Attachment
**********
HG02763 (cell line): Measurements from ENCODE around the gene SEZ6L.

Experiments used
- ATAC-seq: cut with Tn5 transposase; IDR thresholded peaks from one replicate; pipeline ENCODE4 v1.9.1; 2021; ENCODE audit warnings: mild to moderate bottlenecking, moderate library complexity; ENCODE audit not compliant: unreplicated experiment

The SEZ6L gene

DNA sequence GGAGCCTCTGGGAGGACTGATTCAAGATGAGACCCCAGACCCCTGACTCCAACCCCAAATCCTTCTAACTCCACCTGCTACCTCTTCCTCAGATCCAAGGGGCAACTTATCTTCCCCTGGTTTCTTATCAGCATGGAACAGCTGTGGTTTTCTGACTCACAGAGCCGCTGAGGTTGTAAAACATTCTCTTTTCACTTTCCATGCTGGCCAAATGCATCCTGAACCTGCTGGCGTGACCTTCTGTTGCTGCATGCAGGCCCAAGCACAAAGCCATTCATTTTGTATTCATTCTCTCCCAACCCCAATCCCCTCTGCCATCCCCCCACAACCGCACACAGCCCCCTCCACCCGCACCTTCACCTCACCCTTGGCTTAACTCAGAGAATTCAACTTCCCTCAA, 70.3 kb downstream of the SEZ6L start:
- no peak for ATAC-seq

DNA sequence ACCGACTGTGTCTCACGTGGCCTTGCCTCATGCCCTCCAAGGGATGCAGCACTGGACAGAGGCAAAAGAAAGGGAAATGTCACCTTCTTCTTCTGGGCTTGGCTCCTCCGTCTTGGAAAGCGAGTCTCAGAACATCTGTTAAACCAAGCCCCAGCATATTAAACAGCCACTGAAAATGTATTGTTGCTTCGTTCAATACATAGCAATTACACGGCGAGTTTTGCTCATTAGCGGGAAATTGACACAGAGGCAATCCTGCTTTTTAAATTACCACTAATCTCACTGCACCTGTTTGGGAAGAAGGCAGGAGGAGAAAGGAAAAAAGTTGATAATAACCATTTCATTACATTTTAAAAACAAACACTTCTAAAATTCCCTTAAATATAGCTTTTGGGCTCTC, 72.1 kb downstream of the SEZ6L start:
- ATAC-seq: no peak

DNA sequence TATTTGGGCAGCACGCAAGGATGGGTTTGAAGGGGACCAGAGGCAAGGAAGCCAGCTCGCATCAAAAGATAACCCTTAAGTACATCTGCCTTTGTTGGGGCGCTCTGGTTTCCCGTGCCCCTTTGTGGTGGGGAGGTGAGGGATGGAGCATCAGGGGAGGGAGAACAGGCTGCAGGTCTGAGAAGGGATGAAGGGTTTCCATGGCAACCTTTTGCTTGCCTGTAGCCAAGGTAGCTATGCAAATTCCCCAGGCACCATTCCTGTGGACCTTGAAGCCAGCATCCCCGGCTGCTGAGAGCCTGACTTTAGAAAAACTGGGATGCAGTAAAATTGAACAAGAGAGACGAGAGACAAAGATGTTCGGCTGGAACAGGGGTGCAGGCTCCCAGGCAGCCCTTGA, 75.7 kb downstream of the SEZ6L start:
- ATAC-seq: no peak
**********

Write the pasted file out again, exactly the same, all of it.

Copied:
HG02763 (cell line): Measurements from ENCODE around the gene SEZ6L.

Experiments used
- ATAC-seq: cut with Tn5 transposase; IDR thresholded peaks from one replicate; pipeline ENCODE4 v1.9.1; 2021; ENCODE audit warnings: mild to moderate bottlenecking, moderate library complexity; ENCODE audit not compliant: unreplicated experiment

The SEZ6L gene

DNA sequence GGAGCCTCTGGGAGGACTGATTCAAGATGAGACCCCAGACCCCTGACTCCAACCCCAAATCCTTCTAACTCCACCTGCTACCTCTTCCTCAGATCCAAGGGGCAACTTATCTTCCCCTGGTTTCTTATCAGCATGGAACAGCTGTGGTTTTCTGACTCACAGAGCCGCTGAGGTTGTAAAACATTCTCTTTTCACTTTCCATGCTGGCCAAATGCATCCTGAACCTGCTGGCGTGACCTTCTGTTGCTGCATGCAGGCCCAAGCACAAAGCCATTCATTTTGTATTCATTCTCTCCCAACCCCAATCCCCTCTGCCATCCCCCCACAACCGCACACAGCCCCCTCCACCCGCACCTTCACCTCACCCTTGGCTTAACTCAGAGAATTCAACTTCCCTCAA, 70.3 kb downstream of the SEZ6L start:
- no peak for ATAC-seq

DNA sequence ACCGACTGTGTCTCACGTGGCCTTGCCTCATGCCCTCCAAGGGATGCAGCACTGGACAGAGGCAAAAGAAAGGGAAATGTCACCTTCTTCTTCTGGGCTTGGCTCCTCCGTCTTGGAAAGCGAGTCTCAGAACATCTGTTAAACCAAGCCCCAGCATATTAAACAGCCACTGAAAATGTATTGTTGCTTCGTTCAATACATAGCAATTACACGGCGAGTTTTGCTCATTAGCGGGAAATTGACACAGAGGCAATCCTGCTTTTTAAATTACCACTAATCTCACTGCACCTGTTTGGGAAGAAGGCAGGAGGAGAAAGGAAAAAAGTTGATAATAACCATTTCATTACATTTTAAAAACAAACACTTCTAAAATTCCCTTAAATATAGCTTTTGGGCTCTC, 72.1 kb downstream of the SEZ6L start:
- ATAC-seq: no peak

DNA sequence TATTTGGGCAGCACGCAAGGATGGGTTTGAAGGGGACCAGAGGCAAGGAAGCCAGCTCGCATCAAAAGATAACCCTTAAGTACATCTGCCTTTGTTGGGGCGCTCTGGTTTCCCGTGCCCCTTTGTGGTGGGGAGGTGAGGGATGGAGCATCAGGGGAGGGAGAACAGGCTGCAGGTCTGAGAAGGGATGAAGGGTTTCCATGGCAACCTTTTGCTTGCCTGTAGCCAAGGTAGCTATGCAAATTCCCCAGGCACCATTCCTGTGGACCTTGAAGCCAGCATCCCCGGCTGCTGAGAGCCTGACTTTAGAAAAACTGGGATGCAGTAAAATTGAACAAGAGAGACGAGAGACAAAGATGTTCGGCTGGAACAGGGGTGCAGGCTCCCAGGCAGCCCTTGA, 75.7 kb downstream of the SEZ6L start:
- ATAC-seq: no peak